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Why Marijuana is Bad Medicine

Efforts to legalize marijuana (cannabis) for medical purposes are gaining momentum across the United States. Since 1996, referenda or laws have passed in several states legalizing the possession and use of marijuana for medical purposes. These states include Alaska, Arizona, California, Hawaii, Maine, Oregon, Colorado, Nevada and Washington.

There's no shortage of misinformation and unsubstantiated claims involving the medical uses of marijuana. So, it's important to focus our attention on the most reliable sources--medical professionals. Let's consider five of the most frequent pro-marijuana claims and the response from the medical community:

Claim I: Smoking marijuana is the only way to relieve symptoms for some patients.

Some medical patients do experience relief of symptoms from the active ingredient in marijuana--tetrahydrocannabinol--commonly referred to as THC. The symptoms often relieved include nausea, vomiting, and loss of appetite.1 However, patients can receive a synthetically created version of THC through prescription drugs such as Marinol, available since 1985.2 After extensive testing, Marinol was approved by the Food and Drug Administration (FDA) and must be distributed in a purified form. By contrast, marijuana varies wildly in THC content, making it impossible to prescribe dosage and potency. Smoking marijuana also creates a distinct spike of THC in blood levels. Marinol, however, is a pill, which time-releases THC--a more effective and medically accepted procedure.

Claim II: The medical benefits of marijuana outweigh any side effects.

If this were true, the FDA would most likely have approved marijuana for medical purposes. Instead, the FDA has repeatedly refused to do so. In fact, no FDA-approved drug is smoked, and in the case of marijuana, smoking it increases chances of lung cancer, as does smoking tobacco. In fact, according to one study, smoking marijuana burdens the respiratory system four times more than an equivalent amount of tobacco smoking.3

Claim III: Marijuana is not a "gateway" drug, leading to the use of harder drugs, like cocaine and heroin.

A study by the National Center on Addiction and Substance Abuse (CASA) found that children who use marijuana are 85 times more likely to use cocaine than are children who do not use marijuana.4

Based on these findings, it seems likely that the increased availability and use of marijuana nationwide (even for medical purposes) will cause a corresponding increase in hard drug use. General Barry R. McCaffrey, director of the Office of National Drug Control Policy, believes marijuana's influence as a "gateway" drug will only increase, as young people perceive marijuana to be a safe substance. According to McCaffrey, "Referenda that tell our children that marijuana is a 'medicine' send them the wrong signal about the dangers of illegal drugs--increasing the likelihood that more children will turn to drugs."5

Claim IV: Legalization will only give patients with a demonstrated need access to marijuana.

Perhaps the most troubling loophole in medical-marijuana proposals, such as California's Proposition 215 in 1996, is the fact that a patient can use marijuana with merely an oral recommendation by a doctor.6 Similarly, an ordinance passed in 1998 by the Oakland City Council allows those with only a doctor's oral recommendation to possess 1.5 pounds of marijuana and to grow 144 plants at a time.7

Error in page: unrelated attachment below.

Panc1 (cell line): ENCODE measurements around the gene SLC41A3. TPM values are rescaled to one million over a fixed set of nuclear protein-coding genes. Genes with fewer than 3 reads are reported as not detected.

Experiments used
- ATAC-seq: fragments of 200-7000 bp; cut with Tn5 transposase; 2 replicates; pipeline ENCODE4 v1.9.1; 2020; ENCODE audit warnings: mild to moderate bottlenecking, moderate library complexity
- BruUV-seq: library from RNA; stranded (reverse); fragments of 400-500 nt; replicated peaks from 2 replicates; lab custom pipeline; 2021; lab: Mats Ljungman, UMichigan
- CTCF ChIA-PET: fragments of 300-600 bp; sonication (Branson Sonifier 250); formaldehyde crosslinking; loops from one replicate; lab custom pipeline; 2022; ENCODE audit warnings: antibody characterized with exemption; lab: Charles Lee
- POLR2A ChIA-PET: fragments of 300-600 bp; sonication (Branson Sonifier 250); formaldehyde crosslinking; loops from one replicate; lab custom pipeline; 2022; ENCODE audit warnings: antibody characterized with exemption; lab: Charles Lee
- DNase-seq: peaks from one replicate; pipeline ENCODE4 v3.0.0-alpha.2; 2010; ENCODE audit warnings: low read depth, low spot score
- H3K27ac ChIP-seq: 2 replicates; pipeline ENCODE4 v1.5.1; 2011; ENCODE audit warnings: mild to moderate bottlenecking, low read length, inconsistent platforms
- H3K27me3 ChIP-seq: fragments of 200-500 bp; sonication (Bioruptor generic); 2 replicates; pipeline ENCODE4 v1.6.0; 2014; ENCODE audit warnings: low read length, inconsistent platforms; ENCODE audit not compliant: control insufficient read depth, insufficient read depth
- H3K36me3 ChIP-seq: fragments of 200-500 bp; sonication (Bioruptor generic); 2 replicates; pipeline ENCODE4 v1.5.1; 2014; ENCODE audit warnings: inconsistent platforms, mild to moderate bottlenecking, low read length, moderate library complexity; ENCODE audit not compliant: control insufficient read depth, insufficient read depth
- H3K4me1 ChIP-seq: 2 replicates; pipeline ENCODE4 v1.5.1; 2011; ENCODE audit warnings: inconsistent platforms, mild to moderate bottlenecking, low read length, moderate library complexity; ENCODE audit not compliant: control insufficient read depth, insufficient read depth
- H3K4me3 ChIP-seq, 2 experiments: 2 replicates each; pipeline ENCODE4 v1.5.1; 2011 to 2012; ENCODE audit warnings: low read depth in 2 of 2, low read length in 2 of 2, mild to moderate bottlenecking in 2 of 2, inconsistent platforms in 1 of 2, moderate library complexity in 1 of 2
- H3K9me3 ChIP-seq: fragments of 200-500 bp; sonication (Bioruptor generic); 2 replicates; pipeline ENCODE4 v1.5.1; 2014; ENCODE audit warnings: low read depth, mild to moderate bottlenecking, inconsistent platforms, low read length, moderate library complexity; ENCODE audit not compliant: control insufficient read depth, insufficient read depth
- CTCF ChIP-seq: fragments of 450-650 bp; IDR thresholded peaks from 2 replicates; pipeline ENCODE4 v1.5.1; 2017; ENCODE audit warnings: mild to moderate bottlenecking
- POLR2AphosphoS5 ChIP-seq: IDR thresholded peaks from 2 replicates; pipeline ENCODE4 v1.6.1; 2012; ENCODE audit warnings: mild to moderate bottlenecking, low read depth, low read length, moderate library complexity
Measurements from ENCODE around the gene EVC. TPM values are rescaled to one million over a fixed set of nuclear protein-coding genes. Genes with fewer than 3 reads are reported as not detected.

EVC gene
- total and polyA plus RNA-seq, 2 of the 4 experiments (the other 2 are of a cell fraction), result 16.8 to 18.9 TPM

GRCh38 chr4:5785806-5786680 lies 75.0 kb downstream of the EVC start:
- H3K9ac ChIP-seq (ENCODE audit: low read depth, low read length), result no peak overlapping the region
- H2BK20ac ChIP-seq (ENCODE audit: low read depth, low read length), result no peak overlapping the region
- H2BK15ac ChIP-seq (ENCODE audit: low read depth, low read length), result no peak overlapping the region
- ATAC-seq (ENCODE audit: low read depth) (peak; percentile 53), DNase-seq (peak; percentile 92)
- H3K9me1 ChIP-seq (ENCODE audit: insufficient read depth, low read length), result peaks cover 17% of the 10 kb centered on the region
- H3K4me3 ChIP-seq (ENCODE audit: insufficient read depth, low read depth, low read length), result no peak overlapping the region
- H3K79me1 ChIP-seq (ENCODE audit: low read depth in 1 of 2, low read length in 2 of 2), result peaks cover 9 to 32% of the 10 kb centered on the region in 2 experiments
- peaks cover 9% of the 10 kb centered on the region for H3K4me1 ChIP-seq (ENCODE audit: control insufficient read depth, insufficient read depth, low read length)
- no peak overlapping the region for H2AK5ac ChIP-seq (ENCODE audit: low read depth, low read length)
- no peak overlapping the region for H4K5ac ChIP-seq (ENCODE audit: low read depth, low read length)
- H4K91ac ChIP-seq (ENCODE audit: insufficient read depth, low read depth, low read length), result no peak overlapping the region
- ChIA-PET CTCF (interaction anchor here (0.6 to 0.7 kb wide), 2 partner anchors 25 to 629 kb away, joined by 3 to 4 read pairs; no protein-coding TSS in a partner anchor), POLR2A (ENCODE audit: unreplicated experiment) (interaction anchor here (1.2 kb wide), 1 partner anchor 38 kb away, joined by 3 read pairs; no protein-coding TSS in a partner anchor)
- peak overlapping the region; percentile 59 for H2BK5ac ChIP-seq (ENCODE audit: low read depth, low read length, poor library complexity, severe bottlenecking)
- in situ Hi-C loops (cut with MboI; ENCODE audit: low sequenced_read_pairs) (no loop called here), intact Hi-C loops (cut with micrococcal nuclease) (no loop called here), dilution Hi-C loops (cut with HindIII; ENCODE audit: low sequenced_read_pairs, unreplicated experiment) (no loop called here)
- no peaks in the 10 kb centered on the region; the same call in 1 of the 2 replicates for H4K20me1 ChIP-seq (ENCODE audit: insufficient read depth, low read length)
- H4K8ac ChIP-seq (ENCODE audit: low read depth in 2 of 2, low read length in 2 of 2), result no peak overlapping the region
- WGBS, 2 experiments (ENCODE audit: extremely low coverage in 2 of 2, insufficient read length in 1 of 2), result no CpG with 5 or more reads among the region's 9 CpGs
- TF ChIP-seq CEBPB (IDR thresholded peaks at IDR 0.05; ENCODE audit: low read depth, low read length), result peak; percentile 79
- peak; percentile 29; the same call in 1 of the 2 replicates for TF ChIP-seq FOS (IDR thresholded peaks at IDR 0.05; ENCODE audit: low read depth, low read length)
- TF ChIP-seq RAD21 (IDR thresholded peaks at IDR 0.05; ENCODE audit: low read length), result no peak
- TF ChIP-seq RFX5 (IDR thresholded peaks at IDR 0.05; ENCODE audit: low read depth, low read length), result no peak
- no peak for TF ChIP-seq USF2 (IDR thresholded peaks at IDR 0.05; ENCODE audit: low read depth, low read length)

Claim V: The legalization of "medicinal" marijuana is not a first step toward legalizing marijuana for recreational drug use.

An examination of state ballot initiatives proposed after voters approved marijuana for medical purposes challenges this claim. After legalizing medical marijuana in Alaska, Arizona, Oregon, and Washington state, marijuana advocates openly moved toward their other goals for the 2000 election. In Arizona and Washington, signatures were gathered to decriminalize marijuana for the general public. In Oregon, the goal was to regulate the sale of marijuana to adults through liquor stores. In Alaska, the "2000 Hemp Initiative" asked voters to approve complete legalization of marijuana for those 18 years of age or older. Only Alaska's proponents successfully placed their initiative on the 2000 ballot (where it was defeated). The other three efforts failed to qualify for the ballot.

Legalizing marijuana for medical purposes is unnecessary, poses an additional physical threat to patients, may lead to increased illegal drug use, and is a move toward legalization for use by all adults. Marijuana is bad medicine.

ENDNOTES:

1. J.E. Joy, S.J. Watson, J.A. Bensen, editors, MARIJUANA AND MEDICINE: ASSESSING THE SCIENCE BASE (Washington, DC: National Academy Press, 00-00-98), p. 207.

2. Ibid.

3. T.C. Wu, D.P. Tashkin, B. Djahed, J.E. Rose, "Pulmonary Hazards of Smoking Marijuana as Compared with Tobacco," New England Journal of Medicine (1988): 318, pp. 347-351.

4. "Cigarettes, Alcohol, Marijuana: Gateways to Illicit Drug Use," Study conducted by the National Center on Addiction and Substance Abuse, 10-00-94. Summary: http://www.casacolumbia.org/newsletter1457/newsletter_show.htm?doc_id=6995.

5. Testimony of General Barry R. McCaffrey, director of the Office of National Drug Control Policy, submitted for the record to the House Judiciary Committee, Subcommittee on Crime, Medical Marijuana Referenda in America, 10-01-97. Online: http://www.whitehousedrugpolicy.gov/news/testimony/medical.html.

6. D. Satzman, "Officials Denounce Marijuana Initiative," Los Angeles Times, 10-30-96, p. B3.

7. T. Elias, "California Struggles with Issue of Medical Marijuana," Washington Times, 07-21-98, p. A12.


 


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